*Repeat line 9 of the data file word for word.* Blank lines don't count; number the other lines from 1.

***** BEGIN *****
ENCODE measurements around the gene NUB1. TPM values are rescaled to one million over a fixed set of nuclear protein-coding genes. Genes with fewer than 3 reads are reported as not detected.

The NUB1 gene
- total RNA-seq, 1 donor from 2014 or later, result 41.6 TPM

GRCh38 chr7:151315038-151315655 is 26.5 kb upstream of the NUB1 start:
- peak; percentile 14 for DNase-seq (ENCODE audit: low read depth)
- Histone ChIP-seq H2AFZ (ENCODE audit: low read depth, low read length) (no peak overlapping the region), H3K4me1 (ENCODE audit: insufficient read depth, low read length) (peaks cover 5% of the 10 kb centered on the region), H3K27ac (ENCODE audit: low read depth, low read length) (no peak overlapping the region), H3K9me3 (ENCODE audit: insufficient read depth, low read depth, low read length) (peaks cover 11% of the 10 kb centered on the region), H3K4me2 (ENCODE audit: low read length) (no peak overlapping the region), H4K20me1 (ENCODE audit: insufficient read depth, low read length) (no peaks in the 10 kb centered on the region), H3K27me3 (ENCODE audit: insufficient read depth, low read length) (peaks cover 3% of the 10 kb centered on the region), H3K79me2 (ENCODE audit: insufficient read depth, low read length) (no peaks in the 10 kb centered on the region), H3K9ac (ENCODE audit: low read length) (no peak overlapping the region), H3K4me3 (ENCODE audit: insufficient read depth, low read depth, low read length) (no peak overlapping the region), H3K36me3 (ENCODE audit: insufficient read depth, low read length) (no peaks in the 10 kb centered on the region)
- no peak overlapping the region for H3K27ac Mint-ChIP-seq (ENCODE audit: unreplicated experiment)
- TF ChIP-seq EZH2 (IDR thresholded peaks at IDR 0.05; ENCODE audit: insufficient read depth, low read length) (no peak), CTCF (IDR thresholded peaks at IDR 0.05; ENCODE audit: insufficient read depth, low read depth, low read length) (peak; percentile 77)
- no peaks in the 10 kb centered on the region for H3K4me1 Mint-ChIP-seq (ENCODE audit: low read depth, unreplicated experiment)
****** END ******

- no peaks in the 10 kb centered on the region for H3K4me1 Mint-ChIP-seq (ENCODE audit: low read depth, unreplicated experiment)